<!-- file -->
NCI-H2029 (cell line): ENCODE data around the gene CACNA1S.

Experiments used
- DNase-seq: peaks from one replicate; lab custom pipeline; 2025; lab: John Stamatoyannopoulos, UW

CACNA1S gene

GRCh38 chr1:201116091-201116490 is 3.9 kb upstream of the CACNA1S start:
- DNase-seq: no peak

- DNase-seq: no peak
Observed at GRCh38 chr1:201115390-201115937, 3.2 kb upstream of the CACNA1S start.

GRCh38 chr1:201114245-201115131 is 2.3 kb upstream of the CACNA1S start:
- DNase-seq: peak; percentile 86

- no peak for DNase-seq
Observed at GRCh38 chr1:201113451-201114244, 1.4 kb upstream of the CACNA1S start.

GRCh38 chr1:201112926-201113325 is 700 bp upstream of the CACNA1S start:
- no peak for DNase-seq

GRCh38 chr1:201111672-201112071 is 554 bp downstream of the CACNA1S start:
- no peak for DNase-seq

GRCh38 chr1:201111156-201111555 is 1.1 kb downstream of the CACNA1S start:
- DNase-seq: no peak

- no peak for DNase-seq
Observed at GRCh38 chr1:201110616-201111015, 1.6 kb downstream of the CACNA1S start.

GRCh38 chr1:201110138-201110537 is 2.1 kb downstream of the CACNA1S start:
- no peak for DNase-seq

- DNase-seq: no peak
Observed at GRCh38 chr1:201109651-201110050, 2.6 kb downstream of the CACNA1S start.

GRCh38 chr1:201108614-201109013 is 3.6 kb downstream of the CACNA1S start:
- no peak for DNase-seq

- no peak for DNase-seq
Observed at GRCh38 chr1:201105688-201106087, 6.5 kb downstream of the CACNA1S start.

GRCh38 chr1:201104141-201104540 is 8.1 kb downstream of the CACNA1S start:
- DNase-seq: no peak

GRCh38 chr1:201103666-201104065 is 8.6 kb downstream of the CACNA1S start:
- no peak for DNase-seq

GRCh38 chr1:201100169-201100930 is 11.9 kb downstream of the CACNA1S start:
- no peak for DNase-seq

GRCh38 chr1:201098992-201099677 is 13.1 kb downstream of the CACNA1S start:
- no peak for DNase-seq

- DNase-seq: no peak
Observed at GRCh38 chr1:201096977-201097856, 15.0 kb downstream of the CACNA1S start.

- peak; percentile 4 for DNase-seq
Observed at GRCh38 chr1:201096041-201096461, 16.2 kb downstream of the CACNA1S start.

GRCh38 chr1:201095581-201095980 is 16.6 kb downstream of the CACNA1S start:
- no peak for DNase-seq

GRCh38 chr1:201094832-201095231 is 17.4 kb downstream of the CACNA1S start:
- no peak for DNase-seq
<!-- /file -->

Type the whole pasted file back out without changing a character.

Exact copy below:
NCI-H2029 (cell line): ENCODE data around the gene CACNA1S.

Experiments used
- DNase-seq: peaks from one replicate; lab custom pipeline; 2025; lab: John Stamatoyannopoulos, UW

CACNA1S gene

GRCh38 chr1:201116091-201116490 is 3.9 kb upstream of the CACNA1S start:
- DNase-seq: no peak

- DNase-seq: no peak
Observed at GRCh38 chr1:201115390-201115937, 3.2 kb upstream of the CACNA1S start.

GRCh38 chr1:201114245-201115131 is 2.3 kb upstream of the CACNA1S start:
- DNase-seq: peak; percentile 86

- no peak for DNase-seq
Observed at GRCh38 chr1:201113451-201114244, 1.4 kb upstream of the CACNA1S start.

GRCh38 chr1:201112926-201113325 is 700 bp upstream of the CACNA1S start:
- no peak for DNase-seq

GRCh38 chr1:201111672-201112071 is 554 bp downstream of the CACNA1S start:
- no peak for DNase-seq

GRCh38 chr1:201111156-201111555 is 1.1 kb downstream of the CACNA1S start:
- DNase-seq: no peak

- no peak for DNase-seq
Observed at GRCh38 chr1:201110616-201111015, 1.6 kb downstream of the CACNA1S start.

GRCh38 chr1:201110138-201110537 is 2.1 kb downstream of the CACNA1S start:
- no peak for DNase-seq

- DNase-seq: no peak
Observed at GRCh38 chr1:201109651-201110050, 2.6 kb downstream of the CACNA1S start.

GRCh38 chr1:201108614-201109013 is 3.6 kb downstream of the CACNA1S start:
- no peak for DNase-seq

- no peak for DNase-seq
Observed at GRCh38 chr1:201105688-201106087, 6.5 kb downstream of the CACNA1S start.

GRCh38 chr1:201104141-201104540 is 8.1 kb downstream of the CACNA1S start:
- DNase-seq: no peak

GRCh38 chr1:201103666-201104065 is 8.6 kb downstream of the CACNA1S start:
- no peak for DNase-seq

GRCh38 chr1:201100169-201100930 is 11.9 kb downstream of the CACNA1S start:
- no peak for DNase-seq

GRCh38 chr1:201098992-201099677 is 13.1 kb downstream of the CACNA1S start:
- no peak for DNase-seq

- DNase-seq: no peak
Observed at GRCh38 chr1:201096977-201097856, 15.0 kb downstream of the CACNA1S start.

- peak; percentile 4 for DNase-seq
Observed at GRCh38 chr1:201096041-201096461, 16.2 kb downstream of the CACNA1S start.

GRCh38 chr1:201095581-201095980 is 16.6 kb downstream of the CACNA1S start:
- no peak for DNase-seq

GRCh38 chr1:201094832-201095231 is 17.4 kb downstream of the CACNA1S start:
- no peak for DNase-seq